Huge methane ice (burning ice) deposits in Benham Rise could turn the Philippines into a natural gas exporter.

Natural gas is a fossil fuel used as a source of energy for heating, cooking, and electricity generation. It is also used as fuel for vehicles and as a chemical feedstock in the manufacture of plastics and other commercially important organic chemicals.

Methane ice deposits are believed to be a larger hydrocarbon resource than all of the world’s oil, natural gas and coal resources combined, it could become the next energy game changer. Experts dubbed the methane ice as the “fuel of the future.”

In fact, the deposits of this methane ice in Benham Rise are believed to be so huge, it could make the Philippines one of the richest countries in the world.

Japan and Korea expressed interest in exploring Benham Rise last February 12, 2016

The infamous Fukushima disaster has led to Japan’s entire nuclear industry to shut down, resulting in its gradual shift back to fossil fuel for power generation.


The Japanese government has spent millions of dollars on researching related to methane ice after the Fukushima Daiichi nuclear disaster.

On March 2013, Japan becomes the first in the world to successfully extracted gas from methane ice from the seabed, 3,300 feet below sea level. They are planning to commercially produce the natural gas by early 2020.

Recently, Benham Rise has attracted the interest of experts from the Japan Agency for Marine-Earth Science and Technology (Jamstec) and Korea Institute of Science and Technology (KIOST) to collaborate in conducting research and exploration.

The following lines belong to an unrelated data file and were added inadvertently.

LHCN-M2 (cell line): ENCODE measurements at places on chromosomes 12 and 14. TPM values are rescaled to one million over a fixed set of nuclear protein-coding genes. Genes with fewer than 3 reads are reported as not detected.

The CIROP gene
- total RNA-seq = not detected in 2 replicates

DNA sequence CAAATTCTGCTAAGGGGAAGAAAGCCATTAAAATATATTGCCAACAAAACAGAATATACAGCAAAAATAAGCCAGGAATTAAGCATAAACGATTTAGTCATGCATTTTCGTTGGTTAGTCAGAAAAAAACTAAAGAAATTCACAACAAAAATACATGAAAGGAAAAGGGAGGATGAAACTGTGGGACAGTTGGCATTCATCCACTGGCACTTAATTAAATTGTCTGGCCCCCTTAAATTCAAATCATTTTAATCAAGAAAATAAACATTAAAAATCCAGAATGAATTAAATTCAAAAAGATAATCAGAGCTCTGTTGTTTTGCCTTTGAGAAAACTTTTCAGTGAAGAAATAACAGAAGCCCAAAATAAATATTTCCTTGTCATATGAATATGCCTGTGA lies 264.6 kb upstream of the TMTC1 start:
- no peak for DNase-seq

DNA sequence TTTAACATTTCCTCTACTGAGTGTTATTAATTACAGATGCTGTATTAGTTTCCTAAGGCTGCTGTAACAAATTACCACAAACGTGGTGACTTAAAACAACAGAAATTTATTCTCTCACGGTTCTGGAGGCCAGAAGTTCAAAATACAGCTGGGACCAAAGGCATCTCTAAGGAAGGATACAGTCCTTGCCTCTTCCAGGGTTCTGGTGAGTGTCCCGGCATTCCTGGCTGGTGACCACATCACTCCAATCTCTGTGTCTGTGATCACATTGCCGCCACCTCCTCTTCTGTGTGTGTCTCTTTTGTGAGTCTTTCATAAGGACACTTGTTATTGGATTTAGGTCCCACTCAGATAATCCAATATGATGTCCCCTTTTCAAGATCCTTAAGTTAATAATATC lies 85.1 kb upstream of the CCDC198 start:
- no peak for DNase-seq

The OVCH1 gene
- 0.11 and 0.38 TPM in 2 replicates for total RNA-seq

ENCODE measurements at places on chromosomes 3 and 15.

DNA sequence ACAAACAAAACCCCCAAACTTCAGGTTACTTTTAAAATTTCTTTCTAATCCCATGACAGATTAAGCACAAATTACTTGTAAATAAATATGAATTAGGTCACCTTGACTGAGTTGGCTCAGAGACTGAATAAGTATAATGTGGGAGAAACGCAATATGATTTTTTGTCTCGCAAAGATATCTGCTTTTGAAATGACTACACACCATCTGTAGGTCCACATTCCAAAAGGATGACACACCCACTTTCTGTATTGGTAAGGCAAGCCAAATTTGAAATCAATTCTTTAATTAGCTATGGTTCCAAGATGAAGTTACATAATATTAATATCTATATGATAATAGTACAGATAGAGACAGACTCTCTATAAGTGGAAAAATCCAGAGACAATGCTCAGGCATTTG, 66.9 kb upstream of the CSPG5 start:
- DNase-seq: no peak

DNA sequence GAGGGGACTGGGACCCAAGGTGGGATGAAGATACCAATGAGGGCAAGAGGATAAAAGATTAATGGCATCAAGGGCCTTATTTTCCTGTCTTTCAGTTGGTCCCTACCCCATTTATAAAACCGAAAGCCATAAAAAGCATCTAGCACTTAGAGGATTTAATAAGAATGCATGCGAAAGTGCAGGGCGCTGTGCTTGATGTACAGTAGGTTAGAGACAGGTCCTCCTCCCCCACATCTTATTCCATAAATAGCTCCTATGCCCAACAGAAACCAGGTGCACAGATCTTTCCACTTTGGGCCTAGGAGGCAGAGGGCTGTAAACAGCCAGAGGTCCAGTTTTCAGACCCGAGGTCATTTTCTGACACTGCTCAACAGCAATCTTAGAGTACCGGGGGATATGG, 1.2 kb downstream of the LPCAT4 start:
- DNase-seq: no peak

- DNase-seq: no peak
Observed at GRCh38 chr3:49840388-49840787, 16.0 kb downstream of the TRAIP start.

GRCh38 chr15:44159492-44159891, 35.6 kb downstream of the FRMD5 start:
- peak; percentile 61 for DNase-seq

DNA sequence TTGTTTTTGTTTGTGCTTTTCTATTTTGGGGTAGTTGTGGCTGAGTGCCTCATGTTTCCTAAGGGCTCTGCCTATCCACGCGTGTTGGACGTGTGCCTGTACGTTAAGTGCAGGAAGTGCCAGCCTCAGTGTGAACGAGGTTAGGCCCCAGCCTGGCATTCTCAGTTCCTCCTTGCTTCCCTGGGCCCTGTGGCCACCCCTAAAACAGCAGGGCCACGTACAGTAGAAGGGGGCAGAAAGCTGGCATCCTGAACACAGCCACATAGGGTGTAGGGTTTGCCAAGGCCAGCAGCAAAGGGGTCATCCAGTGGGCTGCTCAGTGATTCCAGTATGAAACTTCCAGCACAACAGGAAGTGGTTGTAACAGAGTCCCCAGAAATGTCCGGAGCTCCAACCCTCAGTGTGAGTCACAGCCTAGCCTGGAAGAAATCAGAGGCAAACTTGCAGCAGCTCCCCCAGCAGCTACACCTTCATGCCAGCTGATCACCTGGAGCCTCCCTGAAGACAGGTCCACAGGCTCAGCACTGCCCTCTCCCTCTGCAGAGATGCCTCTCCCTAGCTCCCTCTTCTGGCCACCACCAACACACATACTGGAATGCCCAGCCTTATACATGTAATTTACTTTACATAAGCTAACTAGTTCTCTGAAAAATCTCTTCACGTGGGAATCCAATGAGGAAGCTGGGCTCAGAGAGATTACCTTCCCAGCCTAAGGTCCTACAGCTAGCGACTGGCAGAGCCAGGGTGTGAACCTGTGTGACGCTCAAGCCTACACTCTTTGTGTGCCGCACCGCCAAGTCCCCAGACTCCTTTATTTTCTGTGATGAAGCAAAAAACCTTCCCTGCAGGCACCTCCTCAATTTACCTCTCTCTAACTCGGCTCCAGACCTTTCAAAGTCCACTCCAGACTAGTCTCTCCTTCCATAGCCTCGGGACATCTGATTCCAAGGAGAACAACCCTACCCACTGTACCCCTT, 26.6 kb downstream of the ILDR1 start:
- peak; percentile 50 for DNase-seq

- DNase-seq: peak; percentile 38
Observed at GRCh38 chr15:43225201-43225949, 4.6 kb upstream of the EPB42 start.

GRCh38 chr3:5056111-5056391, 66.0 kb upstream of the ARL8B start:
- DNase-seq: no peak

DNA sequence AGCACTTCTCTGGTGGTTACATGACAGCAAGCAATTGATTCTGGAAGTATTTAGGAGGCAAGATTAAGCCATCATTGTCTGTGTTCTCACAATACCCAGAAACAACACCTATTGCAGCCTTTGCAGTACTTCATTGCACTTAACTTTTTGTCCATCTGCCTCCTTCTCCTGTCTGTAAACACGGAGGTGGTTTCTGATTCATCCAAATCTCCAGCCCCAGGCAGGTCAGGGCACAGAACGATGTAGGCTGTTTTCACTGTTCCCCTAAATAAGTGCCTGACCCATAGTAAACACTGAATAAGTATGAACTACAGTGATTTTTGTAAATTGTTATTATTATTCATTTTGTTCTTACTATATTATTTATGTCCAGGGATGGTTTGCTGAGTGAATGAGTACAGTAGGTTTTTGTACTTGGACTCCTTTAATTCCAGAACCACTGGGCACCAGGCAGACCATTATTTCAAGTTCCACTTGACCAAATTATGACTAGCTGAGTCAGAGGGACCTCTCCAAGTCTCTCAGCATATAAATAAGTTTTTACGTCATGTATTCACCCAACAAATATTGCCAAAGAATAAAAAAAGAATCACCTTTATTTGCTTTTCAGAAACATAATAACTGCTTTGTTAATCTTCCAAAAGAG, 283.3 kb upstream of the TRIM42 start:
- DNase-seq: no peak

JAMSTEC would like to do a survey using its ¥6-billion submarine research project. They adviced the Department of Science and Technology (DOST) to collaborate with them or maybe rent their equipment in exploring the vast gas-rich area of Benham Rise.

In 2011, Environment Secretary Ramon Jesus Paje said “Benham Rise is very relevant because of its gas deposits which has been confirmed particularly by the National Mapping Resource Information Agency. It has given us the data that the area contains solid methane. We have not explored it but we have found nodules of methane in the surface and this is very important to us.”

He added that there would be a demand for gas deposits in Benham Rise “because it’s much cleaner than other fossil fuels.”

Paje said that gas deposits in the area would also enable the country to achieve energy sufficiency.

Aside from Benham Rise, the Philippines has another resource-rich area in the West Philippine Sea, the Kalayaan Group of Islands which is part of the disputed Spratly Islands claimed by the Philippines. It is also believed to have contain oil and natural gas.

If methane hydrates were developed, it would have a truly transformational impact on energy markets, arguably even more so than the United States shale revolution ever did.

Now you know why a lot of nearby countries are trying to claim some of our properties. Let’s just hope that our government will seriously do something about this.

Cheerio!

No comments:

Post a Comment